This is something people should keep an eye on as some people in the state legislature try to turn Maryland into one giant casino. National Harbor next?

Maybe if Metro ran trains after games, concerts etc, (no matter what time they ended) more often than every 20 minutes, then everyone would get out of the system faster and the Sponsors of these games and concerts wouldn't have to pay as much! When will the new transponders for the Fast lanes on the beltway go on sale?

Dan Steinberg wrote in D.C. Sports Bog last week about who pays for extended Metro service after normal closing times:


I think the new transponders for the 495 Express Lanes, the ones called E-ZPass Flex, are scheduled to go on sale next month. I'll post that as soon as it's definite.


You completely missed the point of the original question. For many years, WMATA has been running trains less frequently during the last hour of "rush hour" service. I guess the idea is that by the times these trains finish their run, rush hour will be over. However, it is profoundly frustrating -- not to mention relationship-with-boss-destroying, or even job-destroying -- to get into one of the outer Green/Yellow/Orange/Blue stations, find that you have just missed a train by a few seconds, and be forced to wait a full 12 minutes for the next train. Metro SHOULD keep trains departing at the same rate throughout rush hour, or else start ending the rush hour fares earlier, at least in the morning.

Yes, Metro should keep the trains on schedule. The rush hour fares are based on the resources deployed -- equipment and personnel -- during that time period.

I have read all the changes that are coming with Metro's Rush Plus but I can't not tell if it will affect me. I take the Orange Line trains west on a reverse commute from Eastern Market to West Falls Church. Will there be more Orange line trains going this direction due to the fact that more trains will be going east?

There will be three more Orange Line trains per hour in each direction and three fewer Blue Line trains per hour.  So it looks like you're going to be better off on your commute.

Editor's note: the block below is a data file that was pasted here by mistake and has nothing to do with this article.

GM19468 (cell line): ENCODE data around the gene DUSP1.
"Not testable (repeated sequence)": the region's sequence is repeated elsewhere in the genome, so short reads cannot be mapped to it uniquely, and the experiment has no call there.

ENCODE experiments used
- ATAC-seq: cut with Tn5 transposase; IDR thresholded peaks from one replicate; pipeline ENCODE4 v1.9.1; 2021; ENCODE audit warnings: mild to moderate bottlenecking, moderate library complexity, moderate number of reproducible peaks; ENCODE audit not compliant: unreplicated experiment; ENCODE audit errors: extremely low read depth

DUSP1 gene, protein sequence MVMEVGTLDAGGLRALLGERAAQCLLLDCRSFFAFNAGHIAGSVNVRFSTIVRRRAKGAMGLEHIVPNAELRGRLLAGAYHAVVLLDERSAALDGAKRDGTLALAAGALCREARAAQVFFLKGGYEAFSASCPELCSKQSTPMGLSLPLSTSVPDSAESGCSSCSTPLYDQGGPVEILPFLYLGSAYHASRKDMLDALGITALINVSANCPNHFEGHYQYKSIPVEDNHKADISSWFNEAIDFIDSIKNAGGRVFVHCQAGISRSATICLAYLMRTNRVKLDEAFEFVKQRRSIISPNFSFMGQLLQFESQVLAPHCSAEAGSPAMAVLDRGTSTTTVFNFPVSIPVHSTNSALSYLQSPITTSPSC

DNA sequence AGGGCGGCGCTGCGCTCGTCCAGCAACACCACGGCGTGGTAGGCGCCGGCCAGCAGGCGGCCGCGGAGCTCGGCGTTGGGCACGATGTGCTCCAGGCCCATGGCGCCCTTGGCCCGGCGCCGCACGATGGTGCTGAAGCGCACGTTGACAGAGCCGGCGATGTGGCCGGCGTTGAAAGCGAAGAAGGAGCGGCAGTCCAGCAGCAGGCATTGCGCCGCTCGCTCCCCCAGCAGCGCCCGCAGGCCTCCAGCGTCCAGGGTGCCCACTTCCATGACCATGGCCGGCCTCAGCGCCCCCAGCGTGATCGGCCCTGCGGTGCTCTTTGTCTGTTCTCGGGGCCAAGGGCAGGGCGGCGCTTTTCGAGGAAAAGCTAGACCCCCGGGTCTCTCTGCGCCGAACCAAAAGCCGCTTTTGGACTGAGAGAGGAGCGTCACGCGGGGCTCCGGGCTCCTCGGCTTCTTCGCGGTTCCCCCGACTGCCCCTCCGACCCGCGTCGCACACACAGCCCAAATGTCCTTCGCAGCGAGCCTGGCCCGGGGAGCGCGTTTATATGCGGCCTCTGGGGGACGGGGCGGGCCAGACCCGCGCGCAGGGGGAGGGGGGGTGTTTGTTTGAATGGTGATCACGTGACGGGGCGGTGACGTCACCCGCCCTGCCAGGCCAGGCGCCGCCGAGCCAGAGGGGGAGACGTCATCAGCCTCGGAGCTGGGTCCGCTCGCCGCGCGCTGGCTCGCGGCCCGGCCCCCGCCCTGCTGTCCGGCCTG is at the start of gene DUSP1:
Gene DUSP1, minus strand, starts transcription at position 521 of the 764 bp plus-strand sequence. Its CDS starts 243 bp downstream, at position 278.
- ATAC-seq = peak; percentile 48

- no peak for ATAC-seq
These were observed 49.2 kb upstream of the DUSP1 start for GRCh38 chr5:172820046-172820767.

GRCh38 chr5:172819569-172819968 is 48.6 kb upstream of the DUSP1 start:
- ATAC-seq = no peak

What is going on with the odors that are prominent throughout metro? It was originally reported that it was Organic brake pads, but Stessel denied it, saying it was dried up sewers. However, the smell has been observed after rain storms, and in the outdoor stations as well. What is really happening here?

I think it's most likely still the brakes. Riders have been reporting that odor problem for several years and at stations across the entire system. There may be some issue with standing water after heavy rains, but that would have to be a more isolated problem than the issues with the brakes.

As it stands now, inbound Orange Line trains in the morning seem to vary between two and ten minutes apart. Will Rush Plus reduce that variability, or will that variability hinder Rush Plus?

That's hard to say. You remember a year or so ago when Metro reduced the number of trains on the Red Line at rush hour in hopes of balancing out the time between trains? The problem with the number of trains on the line was that they were getting bunched up and then there would be big gaps between them and the next bunch. You had some jammed trains in the lead and some relatively empty trains right behind them.

I think the Red Line situation has improved -- partly because Metro made more eight-car trains to compensate for the missing trains -- but you still wind up with gaps and crowded trains.

So on the Orange Line, we'll have more trains, but that's no guarantee that they'll be spaced evenly.

One element that's pretty likely to help: Because fewer Blue Line trains will be using the Rosslyn tunnel, that problem of switching Orange and Blue Line trains at Rosslyn will be reduced. (But then, the switching issue is increased outside L'Enfant Plaza, because more Yellow Line trains will be joining up with the Green Line tracks.)